HSR&D Citation Abstract
Search | Search by Center | Search by Source | Keywords in Title
Chrouser KL, Partin MR. Intraoperative Disruptive Behavior: The Medical Student's Perspective. Journal of surgical education. 2019 Sep 1; 76(5):1231-1240.
Intraoperative disruptive behavior can reduce psychological safety and hinder teamwork and communication. Medical students may provide unique insights into how to prevent these adverse impacts. We sought to characterize medical student perspectives on the causes and consequences of intraoperative disruptive behavior and ideal intraoperative working environments.
In this retrospective qualitative analysis, authors coded de-identified field notes from residency interviews to identify themes and key insights and to explore gender differences in perspectives.
A tertiary academic medical training center in the Midwestern United States.
Forty-two medical students applying for urology residency placement.
Students were 57% male with an average age of 26 years (range 23-34). Most students witnessed intraoperative disruptive behavior (usually by surgeons) such as yelling, throwing instruments, or blaming others. Students described frustration with missing instruments and incompetent assistants as the most common instigators of disruptive behavior. They noted undesirable effects of disruptive behavior, including decreased communication/teamwork, lack of learning, increased technical mistakes, and recalled feeling afraid and stressed by these situations. They described ideal intraoperative working environments as calm, efficient and collaborative environments where questioning and learning is encouraged.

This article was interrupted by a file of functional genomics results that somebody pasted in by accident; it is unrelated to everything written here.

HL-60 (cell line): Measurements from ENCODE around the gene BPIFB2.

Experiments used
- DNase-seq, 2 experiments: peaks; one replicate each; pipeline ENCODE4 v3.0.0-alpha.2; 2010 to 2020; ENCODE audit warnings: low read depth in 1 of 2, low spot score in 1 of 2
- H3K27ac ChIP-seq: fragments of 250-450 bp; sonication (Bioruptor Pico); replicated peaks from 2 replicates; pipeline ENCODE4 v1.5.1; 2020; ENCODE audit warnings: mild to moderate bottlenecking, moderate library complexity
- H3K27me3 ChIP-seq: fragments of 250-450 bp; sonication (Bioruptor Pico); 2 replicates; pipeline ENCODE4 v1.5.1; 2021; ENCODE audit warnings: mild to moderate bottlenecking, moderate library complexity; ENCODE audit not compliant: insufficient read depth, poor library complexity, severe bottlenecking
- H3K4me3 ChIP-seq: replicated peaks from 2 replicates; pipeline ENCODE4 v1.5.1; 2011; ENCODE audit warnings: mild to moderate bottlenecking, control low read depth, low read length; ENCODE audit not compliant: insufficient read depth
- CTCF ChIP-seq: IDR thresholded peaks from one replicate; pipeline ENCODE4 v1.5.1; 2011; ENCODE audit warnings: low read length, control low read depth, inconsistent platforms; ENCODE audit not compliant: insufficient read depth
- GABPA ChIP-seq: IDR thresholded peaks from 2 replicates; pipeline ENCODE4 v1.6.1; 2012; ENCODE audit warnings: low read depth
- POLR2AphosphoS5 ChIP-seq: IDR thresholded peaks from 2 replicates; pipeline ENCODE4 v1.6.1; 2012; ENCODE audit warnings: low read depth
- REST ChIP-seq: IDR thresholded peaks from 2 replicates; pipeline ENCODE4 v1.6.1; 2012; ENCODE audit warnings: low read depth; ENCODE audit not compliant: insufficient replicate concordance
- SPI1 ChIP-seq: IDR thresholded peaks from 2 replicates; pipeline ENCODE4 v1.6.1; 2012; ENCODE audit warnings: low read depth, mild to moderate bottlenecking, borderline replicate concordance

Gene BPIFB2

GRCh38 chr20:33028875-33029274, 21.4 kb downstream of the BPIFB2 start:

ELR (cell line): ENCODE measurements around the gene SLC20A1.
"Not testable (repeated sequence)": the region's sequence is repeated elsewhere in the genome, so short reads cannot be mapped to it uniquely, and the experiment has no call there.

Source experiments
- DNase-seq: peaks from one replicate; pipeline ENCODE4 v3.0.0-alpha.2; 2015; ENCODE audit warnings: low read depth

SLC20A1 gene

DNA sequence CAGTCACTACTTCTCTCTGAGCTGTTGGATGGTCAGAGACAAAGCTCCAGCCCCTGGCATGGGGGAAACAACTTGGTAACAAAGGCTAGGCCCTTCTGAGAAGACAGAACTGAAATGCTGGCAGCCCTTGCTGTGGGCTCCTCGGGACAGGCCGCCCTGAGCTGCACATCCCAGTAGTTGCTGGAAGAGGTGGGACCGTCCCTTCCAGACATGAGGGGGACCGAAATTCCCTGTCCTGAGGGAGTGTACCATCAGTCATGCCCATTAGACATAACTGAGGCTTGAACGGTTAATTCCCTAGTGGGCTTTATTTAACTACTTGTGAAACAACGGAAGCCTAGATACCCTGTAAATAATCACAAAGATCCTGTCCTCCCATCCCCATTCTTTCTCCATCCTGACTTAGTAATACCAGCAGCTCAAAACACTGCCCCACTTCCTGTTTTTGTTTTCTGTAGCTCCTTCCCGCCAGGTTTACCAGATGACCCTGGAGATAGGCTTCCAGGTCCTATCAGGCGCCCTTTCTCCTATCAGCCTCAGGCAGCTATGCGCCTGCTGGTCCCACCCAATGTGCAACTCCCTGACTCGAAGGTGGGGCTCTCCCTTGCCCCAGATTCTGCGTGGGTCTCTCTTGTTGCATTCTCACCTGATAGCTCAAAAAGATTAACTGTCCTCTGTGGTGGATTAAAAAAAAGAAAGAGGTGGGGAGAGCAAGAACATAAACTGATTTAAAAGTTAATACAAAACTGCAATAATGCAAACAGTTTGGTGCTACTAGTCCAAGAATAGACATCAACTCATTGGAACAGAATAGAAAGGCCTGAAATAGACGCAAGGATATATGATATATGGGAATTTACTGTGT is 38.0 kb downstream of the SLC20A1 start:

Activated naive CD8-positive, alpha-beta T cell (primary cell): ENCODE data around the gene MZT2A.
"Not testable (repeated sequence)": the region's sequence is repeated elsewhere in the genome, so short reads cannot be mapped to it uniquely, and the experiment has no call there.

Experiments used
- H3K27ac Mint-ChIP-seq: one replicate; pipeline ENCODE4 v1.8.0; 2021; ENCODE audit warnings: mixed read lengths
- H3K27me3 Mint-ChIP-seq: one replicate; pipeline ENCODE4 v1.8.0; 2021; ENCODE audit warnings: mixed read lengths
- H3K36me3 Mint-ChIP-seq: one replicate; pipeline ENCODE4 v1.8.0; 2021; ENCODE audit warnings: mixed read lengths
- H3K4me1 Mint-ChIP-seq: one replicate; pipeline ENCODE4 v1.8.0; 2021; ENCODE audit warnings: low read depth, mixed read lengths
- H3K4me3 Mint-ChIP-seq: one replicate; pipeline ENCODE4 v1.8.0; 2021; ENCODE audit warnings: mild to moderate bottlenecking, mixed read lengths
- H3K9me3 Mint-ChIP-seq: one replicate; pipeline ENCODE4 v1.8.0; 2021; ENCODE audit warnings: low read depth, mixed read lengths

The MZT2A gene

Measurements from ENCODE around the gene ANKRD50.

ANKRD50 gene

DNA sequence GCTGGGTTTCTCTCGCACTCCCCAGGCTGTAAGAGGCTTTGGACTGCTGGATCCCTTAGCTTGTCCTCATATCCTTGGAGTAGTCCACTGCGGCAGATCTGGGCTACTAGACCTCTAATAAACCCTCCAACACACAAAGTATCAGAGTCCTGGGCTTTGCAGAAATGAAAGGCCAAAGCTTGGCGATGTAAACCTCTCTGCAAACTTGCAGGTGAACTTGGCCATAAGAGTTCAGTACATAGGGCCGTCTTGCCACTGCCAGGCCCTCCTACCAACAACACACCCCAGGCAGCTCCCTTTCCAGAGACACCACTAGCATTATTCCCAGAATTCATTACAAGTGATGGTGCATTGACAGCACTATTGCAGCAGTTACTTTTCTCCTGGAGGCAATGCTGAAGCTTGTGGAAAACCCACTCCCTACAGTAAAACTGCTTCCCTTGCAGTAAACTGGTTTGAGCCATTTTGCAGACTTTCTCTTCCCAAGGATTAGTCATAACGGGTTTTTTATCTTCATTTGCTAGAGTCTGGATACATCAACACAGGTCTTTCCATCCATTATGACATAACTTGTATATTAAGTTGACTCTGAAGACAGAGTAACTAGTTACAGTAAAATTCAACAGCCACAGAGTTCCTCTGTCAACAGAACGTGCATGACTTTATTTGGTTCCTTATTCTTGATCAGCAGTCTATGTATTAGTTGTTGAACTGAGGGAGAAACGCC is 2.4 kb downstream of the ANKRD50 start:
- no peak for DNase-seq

Students provide a valuable perspective on the causes and consequences of disruptive behavior during surgery and point to potential pathways to improvement. Their experiences suggest prevention or reduction of surgeon frustration might be a fruitful target for intervention efforts to prevent intraoperative disruption.